Hi. I’m Oscar and I love drawing and painting. I like to pretend I’m writing like a grown-up. Sometimes I do big scribbles for fun. Once I even got into trouble for drawing on the walls at home…
As children develop, so does their desire and ability to make marks, and eventually to write letters or numerals. In our opinion, there is no ‘correct’ time to start forming these. As practitioners we need to recognise that children develop at different paces and we need to provide opportunities for free-flow mark making and scribbling – understanding that they are never random (Matthews, 1999). As American early childhood educator, Magda Gerber said:
“Childhood is not a race to see how quickly a child can read, write and count. It is a small window of time to learn and develop at the pace that is right for each individual child. Earlier is not better.”
Given the right environment with the right resources and interactions to help to make connections, as well as developing appropriate muscularity for holding a pencil: like walking, writing will emerge…all in good time. Until then, mark-making or ‘emergent writing’ should happen with a wide variety of media and diverse materials. Along with this, adults in the setting should engage with their learners as key partners in the co-construction of meaning as those marks are made.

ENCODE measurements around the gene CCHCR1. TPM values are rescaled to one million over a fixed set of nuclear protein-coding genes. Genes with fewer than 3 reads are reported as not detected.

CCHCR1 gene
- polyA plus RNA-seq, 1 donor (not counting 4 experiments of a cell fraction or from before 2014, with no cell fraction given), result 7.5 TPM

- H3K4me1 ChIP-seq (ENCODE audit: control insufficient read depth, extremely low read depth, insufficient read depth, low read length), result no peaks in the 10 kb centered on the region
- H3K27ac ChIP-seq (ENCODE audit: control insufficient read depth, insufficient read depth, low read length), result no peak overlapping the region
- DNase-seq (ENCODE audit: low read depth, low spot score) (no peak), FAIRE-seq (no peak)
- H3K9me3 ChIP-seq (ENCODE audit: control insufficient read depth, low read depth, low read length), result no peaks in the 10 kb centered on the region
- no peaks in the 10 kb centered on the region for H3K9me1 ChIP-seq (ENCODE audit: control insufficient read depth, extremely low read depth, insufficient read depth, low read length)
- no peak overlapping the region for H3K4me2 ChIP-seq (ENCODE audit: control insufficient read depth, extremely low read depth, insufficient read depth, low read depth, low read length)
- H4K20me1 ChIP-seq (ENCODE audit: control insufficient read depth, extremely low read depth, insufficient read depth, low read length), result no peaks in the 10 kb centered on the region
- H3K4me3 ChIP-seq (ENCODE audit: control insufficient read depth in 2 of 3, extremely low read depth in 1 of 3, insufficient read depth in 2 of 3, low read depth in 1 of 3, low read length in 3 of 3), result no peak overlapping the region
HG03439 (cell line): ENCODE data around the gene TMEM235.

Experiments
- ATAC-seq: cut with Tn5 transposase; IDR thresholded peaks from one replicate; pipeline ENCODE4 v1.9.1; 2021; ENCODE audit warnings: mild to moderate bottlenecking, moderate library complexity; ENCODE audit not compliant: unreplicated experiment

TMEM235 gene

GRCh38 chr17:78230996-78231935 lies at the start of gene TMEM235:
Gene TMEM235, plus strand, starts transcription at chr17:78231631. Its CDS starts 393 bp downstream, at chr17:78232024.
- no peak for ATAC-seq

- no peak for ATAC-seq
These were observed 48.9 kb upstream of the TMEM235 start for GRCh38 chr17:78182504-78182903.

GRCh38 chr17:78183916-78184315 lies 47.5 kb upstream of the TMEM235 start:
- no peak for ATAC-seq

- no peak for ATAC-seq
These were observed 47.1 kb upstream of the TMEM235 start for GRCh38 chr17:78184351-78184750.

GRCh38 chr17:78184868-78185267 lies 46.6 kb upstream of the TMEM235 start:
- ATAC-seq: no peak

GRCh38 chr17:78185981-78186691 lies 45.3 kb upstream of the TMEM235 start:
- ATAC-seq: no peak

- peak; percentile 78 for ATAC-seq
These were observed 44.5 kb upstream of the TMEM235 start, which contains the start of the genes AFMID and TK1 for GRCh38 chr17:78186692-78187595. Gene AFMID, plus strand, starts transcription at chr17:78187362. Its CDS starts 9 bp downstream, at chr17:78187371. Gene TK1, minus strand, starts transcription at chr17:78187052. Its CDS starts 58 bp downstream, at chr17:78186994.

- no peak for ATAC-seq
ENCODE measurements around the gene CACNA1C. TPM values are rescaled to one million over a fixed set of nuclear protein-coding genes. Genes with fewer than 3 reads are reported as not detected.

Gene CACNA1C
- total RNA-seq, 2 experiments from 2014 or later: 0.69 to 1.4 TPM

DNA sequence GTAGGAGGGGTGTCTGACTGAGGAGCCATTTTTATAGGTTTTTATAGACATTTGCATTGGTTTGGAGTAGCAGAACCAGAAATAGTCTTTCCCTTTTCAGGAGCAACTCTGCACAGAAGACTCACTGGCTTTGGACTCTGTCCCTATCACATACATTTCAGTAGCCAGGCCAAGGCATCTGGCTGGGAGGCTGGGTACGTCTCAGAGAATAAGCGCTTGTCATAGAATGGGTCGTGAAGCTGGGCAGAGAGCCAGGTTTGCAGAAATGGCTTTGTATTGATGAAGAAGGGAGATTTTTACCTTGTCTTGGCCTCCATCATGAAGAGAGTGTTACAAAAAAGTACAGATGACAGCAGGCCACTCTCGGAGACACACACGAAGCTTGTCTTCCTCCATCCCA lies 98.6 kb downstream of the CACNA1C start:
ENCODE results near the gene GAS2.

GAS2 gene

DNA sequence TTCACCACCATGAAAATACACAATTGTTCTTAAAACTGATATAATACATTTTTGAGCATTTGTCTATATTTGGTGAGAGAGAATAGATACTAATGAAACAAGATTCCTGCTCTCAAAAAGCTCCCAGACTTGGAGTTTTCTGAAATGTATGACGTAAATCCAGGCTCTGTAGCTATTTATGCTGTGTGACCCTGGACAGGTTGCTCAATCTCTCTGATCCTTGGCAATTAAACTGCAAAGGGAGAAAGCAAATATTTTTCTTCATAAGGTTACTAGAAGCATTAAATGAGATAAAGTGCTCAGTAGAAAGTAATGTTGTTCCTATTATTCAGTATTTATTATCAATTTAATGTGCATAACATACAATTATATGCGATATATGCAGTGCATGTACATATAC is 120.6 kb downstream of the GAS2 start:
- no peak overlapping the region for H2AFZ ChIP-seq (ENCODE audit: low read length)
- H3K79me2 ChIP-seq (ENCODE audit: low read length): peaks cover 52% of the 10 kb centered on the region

Getting ready to write is as important as the writing itself. It allows for experimentation and exploration, freedom of expression and physical liberation. Pencils and paper will do, but the thrill is all the more if the surface and objects are unusual or unexpected. A perfect opportunity to reuse to enthuse.
There is research to suggest that using upright working surfaces promotes the development of fine motor skills. Expensive easels are not always affordable, and they limit the amount of children who can paint or draw at any one time. Large sheets of paper taped to a shed are an option, but again they need constant replacing and can lead to expense and aggravation for practitioners dealing with the demands of the outdoor classroom. So, what better than an abandoned banner?
A variety of weird and wonderful mark making implements can be provided from teabags in tights to wheels picked up off the street. The children’s gross motor skills are developed as they sling the tights or carefully manipulate the wheels across the surface of the banner. Co-ordination, colour-mixing and negotiation are thrown into the mix.
The beauty of a washable, thick surface is that it can be used repeatedly throughout the course of a day and the children themselves take responsibility for scrubbing it which in itself creates learning and develops their upper arm muscles.
Yes, it is wonderful for children to take home a piece of art to their grown-ups, but sometimes the process of that piece, without the expectations of a finished product allows for even more exploration and experimentation. What’s more, the children are examining and using new and intriguing items with which to express themselves – both artistically and verbally. This is true ‘multi-modal’ learning…enabled by some rubbish and a bit of paint and soapy water.